Research Funding Updates

Capacity building for ocean color remote sensing in support of fisheries management in the northern Benguela Current

Investigator: Joseph Ortiz, 2020, $30,000, National Geographic Society 2020 Explorer Travel Grant

Science for Community Change

Investigators: Bridget Mulvey (KSU Education) and David Singer (KSU Geology); 2020-2021, $24,108, Martha Holden Jennings Foundation

Collaborative Research: Neotoma Paleoecology Database, a Multi-Proxy, International, Community-Curated Data Resource for Global Change Research

Investigator: Alison Smith, 2020-2023, $14,599, National Science Foundation

Geomorphic Effects and Distribution of Anthropogenic Debris in Urban Streams

Investigator: Anne Jefferson, 2020-2023, $339,063, National Science Foundation

PoreStudio: First Cloud-Based Reactive Flow Simulator

Investigator: Babak Shafei, Co-Director: Kuldeep Singh, 2019-2021, $1,100,000, Department of Energy, DOE-SBIR

Data-Driven Module for Prediction of Materials Physical-Chemical Properties Using Machine Learning

Investigator: Babak Shafei, Co-Director: Kuldeep Singh, 2019-2021, $225,000, National Science Foundation

Collaborative Research: Connecting local stormwater decision-making to environmental outcomes

Investigator: Anne Jefferson, Co-Directors: David Costello (Kent State U.), Aditi Bhaskar (Colorado State U.), V. Kelly Turner (UCLA), 2018-2021, $300,000, National Science Foundation, Environmental Sustainability

Local Environment-based Authentic Discovery Research and Outreach on Lead (Project LEAD)

Investigators: Bridget Mulvey (KSU Education) and David Singer (KSU Geology); 2019-2020, $12,000, KSU Environmental Science and Design Research Initiative

Despite recent high-profile cases of lead (Pb)-contaminated drinking water, ingestion and/or inhalation of Pb from soil and dust are potentially more significant exposure pathways. Although scientists know Pb is a problem in urban areas, the scope of the problem in Akron is unknown. Participating students are making substantial contributions to the development of new scientific knowledge. Akron Public Schools (APS), our high-need urban school district partner, requested that we develop a curriculum to support students' authentic STEM research on the Akron community. This project involves students doing soil science research on Pb in Akron. The long-term goal is to develop an Akron exposure risk map and continue design of a soil Pb curriculum for middle and high school. Students will develop and implement action plans to improve their own health and the health of the Akron community.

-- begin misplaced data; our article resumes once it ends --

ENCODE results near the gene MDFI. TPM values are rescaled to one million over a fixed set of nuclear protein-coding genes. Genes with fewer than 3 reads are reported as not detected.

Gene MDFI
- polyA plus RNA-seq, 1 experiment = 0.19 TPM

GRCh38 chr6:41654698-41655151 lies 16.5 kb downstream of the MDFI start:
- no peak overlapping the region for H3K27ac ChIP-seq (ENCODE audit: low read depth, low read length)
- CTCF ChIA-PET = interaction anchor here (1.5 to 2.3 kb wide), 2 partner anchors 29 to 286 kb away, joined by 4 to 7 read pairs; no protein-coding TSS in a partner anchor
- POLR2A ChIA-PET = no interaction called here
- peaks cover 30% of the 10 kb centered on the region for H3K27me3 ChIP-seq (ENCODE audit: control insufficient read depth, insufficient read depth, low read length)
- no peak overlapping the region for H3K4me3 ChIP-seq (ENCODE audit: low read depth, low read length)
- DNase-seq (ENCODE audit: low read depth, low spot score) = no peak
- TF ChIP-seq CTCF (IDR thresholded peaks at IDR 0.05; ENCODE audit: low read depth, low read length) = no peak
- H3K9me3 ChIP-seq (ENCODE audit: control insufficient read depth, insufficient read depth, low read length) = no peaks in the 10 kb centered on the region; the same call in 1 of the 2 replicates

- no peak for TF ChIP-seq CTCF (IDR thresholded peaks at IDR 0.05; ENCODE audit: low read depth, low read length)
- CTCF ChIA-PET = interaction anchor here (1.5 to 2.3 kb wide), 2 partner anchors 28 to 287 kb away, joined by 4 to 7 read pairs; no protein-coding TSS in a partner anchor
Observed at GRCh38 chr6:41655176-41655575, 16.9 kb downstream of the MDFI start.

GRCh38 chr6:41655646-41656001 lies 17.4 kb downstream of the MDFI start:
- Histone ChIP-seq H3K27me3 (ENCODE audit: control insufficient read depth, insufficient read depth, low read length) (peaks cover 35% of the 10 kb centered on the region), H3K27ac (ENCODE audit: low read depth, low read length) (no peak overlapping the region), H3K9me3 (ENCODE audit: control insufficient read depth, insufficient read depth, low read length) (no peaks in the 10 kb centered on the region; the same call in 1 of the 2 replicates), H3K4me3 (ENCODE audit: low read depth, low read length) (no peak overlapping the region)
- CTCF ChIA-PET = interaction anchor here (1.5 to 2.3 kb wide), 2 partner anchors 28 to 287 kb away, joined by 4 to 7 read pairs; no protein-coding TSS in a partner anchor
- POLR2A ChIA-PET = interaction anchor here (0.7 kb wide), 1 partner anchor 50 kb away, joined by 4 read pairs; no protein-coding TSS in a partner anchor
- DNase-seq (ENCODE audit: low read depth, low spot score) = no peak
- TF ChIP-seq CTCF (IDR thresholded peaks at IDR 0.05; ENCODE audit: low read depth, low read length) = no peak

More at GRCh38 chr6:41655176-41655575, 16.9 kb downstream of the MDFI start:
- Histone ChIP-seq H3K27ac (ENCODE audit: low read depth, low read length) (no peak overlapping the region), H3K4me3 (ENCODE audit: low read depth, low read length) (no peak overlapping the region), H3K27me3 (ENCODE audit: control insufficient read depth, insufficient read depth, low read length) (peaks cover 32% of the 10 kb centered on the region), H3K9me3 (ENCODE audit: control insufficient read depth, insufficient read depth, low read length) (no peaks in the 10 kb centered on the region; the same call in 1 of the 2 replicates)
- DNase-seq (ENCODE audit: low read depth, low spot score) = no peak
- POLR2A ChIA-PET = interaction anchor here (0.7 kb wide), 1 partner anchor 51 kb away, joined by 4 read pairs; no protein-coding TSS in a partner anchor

Geology of Parts of the Cow Creek and Deep Creek 7.5 Minute Quadrangles, Garfield County, Utah: Structural and Deformational History of the Mega-Scale Sevier Gravity Slide

Investigator: David Hacker, 2019-2020, $29,724, U.S. Geological Survey EDMAP Program

Monitoring Lake Okeechobee Toxic Blooms: Google Earth Engine and KSU spectral Decomposition Method

Investigator: Joseph Ortiz, Co-Director: J. Amos (SkyTruth), 2018-2020, $180,000, Herbert W. Hoover Foundation

Science in Support of Management and Restoration in Biscayne National Park

Investigator: Joseph Ortiz, 2018-2020, $140,000, Herbert W. Hoover Foundation

Hydrology and Water Quality Performance of Green Infrastructure, Watershed Stewardship Center, West Creek Reservation

Investigator: Anne Jefferson, Co-Directors: Lauren Kinsman-Costello, Reid Coffman, 2014-2020, $135,436, Cleveland Metroparks

Remote Sensing Research for Harmful Algal Blooms in Inland Waters

Investigator: Joseph Ortiz, 2018-2019, $59,000, National Aeronautics and Space Administration

Acquisition of an X-ray diffractometer for environmental mineralogy and geochemistry

Investigator: David Singer, Co-Directors: Elizabeth Herndon, Jeremy Williams, 2017-2018, $126,459, National Science Foundation